Even more reason for older women (and likely men too) not only to lose weight; but keep the pounds off. A fascinating study into post-menopausal women finds that if they regain weight after weight loss post menopause they don’t get back as much lean tissue as they lost, so the end result is more fat, even when they go back to their original weight.
You do lose lean tissue and fat when you drop weight according to study authors. Research has shown that lean tissue makes up about a quarter of a total weight loss. The loss of lean muscle and bone is especially troublesome for older people, and something doctors need to consider when advising their older patients.
For the research, the team investigated the body composition of just under 80 post-menopausal women (aged 50-70 years old) who were not active either before or just after they ended a five month diet. The team weighed the subjects at six and twelve months after they had lost weight, and looked at the body composition for anyone who gained back a minimum of 4.5 pounds.
Generally the subjects lost around 12% of body weight on the diet, but by the 6 month follow up, almost two thirds of them had put back on some weight. By the year follow up, nearly three quarters of the subjects had regained, including 11 who had gained even more than they lost. At this point, 84% of those who put weight back on had gained over the 4.5 pound benchmark.
The subjects had lost two times as much muscle as fat when following a reduced calorie diet, but after they regained their bodies had over four times the amount of fat as they did muscle. Earlier studies of weight gain/regain done in younger subjects showed that they generally gain fat and lean muscle in a similar proportion as they lost it.
Of course because the study didn’t have a control group of the same aged women who did not lose and then regain weight, no one can be sure the alteration in the lean muscle to fat composition isn’t just a natural process for their age. This is a question that needs to be examined in the future.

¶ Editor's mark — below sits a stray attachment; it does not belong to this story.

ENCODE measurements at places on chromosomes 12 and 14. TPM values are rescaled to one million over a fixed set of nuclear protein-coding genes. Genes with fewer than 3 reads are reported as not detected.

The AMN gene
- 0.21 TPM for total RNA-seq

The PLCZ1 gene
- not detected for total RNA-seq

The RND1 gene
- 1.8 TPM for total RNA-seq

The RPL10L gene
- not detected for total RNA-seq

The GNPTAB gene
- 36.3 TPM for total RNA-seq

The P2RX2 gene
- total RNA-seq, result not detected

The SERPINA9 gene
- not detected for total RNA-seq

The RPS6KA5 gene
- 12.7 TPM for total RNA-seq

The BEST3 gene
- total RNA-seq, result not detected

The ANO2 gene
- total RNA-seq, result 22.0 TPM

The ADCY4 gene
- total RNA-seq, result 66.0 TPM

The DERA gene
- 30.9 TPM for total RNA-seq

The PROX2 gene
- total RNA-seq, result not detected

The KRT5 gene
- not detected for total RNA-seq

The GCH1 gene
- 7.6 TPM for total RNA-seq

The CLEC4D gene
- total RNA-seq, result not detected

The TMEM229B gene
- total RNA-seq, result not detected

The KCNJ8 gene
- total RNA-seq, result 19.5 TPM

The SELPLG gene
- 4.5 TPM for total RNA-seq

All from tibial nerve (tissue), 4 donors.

On this same topic, a paper published in 2009 discussed changes in body composition for men and women aged 70 to 79, comparing those who had lost a minimum of 3% of their body weight and subsequently regained to those whose weight stayed the same. They found that so-called weight cycling may well contribute to an overall loss of lean muscle mass in mature men. Here too, more research was needed.
Experts are still grappling with understanding the natural changes of body composition over time. This is especially important today because so many of us are heavy and overweight people are surviving longer than ever. There are no good guidelines for doctors to follow in terms of treating obese older people. There are experts who believe it’s better to leave them as they are – some are totally opposed to older people losing weight.
While you’ll need to make your own decision in terms of weight loss post menopause, not only is there a very real risk of gaining it back, weight loss in your older years may well have a detrimental impact on the lean muscle to fat composition of your body. In favor of weight loss in older people is the knowledge that when older obese patients slim down, they improve their osteoarthritis – they can get around and use the stairs more easily and this quality of life improvement is invaluable. Only you can make the best choice for yourself and your circumstances.